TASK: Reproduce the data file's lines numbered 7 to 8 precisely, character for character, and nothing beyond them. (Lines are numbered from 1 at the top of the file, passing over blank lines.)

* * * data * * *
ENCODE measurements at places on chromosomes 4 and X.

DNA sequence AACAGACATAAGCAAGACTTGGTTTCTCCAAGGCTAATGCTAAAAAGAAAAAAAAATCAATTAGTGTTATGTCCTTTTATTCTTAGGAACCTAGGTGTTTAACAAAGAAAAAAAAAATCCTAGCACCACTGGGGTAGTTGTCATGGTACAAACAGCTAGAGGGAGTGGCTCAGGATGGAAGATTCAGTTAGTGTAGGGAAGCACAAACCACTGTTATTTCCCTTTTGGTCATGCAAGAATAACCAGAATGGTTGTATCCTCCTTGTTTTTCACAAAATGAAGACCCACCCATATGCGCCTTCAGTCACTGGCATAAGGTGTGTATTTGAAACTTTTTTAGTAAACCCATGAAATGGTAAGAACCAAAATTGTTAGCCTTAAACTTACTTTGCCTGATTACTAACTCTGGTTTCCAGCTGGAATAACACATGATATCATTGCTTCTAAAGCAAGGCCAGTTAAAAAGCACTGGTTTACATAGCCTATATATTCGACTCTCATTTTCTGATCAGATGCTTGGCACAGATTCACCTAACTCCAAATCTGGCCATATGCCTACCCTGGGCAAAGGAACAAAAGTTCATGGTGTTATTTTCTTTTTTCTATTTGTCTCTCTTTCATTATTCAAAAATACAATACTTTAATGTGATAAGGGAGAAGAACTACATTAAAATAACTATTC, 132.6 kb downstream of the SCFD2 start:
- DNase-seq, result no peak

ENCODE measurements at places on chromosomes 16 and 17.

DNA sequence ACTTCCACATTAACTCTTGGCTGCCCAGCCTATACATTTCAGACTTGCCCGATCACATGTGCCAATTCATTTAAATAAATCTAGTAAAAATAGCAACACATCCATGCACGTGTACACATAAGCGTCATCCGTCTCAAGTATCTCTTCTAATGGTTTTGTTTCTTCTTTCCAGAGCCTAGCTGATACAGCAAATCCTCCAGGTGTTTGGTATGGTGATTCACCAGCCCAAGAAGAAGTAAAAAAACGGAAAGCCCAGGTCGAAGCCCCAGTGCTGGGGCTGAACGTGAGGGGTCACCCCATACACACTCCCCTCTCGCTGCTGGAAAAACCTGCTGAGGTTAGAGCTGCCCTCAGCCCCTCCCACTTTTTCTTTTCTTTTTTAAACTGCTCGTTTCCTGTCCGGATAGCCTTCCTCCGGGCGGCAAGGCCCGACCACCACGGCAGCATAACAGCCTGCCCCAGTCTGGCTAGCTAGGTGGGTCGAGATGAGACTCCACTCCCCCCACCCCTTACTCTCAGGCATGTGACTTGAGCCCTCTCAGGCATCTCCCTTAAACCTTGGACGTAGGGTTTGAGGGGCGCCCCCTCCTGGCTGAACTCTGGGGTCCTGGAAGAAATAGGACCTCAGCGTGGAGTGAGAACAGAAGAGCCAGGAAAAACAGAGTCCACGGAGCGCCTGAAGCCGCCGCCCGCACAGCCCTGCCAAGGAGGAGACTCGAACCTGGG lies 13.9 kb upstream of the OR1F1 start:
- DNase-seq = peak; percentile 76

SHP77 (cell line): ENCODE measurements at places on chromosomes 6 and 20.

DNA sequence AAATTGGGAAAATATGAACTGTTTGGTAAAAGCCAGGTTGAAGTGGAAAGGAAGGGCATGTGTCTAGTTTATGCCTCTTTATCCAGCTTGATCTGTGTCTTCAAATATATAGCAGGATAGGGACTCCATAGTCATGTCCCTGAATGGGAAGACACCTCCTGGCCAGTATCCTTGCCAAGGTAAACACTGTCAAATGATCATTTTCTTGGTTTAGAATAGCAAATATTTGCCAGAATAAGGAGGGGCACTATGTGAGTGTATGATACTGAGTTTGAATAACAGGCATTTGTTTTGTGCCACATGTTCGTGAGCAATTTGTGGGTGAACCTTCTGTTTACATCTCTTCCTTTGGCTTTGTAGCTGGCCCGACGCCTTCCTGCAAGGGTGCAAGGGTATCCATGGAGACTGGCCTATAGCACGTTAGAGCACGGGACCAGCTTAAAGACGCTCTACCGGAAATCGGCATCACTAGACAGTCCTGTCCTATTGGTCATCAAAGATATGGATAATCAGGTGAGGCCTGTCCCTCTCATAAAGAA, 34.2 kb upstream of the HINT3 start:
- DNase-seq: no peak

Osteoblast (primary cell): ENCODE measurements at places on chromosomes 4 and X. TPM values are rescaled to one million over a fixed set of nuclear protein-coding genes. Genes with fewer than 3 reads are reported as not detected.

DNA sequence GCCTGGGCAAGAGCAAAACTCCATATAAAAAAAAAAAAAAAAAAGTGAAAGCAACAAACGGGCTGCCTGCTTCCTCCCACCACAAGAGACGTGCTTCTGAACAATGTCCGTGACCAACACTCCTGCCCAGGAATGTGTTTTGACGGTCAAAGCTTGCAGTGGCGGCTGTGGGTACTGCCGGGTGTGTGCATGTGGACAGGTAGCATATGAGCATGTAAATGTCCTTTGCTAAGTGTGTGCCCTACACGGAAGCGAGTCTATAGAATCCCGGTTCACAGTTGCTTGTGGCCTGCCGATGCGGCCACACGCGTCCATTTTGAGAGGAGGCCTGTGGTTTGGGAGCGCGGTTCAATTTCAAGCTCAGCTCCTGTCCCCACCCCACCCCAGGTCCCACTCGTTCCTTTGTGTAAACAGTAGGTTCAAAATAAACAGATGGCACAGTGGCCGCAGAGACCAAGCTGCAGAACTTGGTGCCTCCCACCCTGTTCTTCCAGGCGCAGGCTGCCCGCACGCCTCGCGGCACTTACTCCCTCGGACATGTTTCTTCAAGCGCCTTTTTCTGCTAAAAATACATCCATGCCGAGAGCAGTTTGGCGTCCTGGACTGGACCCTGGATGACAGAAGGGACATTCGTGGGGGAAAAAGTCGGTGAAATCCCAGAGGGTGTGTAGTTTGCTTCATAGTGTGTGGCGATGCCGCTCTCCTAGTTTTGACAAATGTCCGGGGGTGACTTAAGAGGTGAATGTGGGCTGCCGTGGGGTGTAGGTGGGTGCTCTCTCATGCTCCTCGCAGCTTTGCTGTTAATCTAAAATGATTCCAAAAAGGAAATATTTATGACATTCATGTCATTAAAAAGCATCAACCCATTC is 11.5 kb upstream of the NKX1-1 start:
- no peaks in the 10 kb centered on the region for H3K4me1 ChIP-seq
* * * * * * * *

SHP77 (cell line): ENCODE measurements at places on chromosomes 6 and 20.

DNA sequence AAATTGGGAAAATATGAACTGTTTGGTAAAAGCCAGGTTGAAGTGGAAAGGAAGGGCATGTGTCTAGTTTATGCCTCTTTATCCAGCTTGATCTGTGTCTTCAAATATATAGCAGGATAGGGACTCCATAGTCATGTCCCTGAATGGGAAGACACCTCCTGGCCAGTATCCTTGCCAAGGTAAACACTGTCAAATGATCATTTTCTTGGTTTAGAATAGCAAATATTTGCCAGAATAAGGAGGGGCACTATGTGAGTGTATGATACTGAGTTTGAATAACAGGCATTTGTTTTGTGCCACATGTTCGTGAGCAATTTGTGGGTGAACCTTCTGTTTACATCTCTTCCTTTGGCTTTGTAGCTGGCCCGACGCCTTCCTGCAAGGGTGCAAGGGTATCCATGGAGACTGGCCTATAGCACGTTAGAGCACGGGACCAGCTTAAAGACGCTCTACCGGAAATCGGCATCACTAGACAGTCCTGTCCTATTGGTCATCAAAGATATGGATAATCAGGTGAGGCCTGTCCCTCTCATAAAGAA, 34.2 kb upstream of the HINT3 start: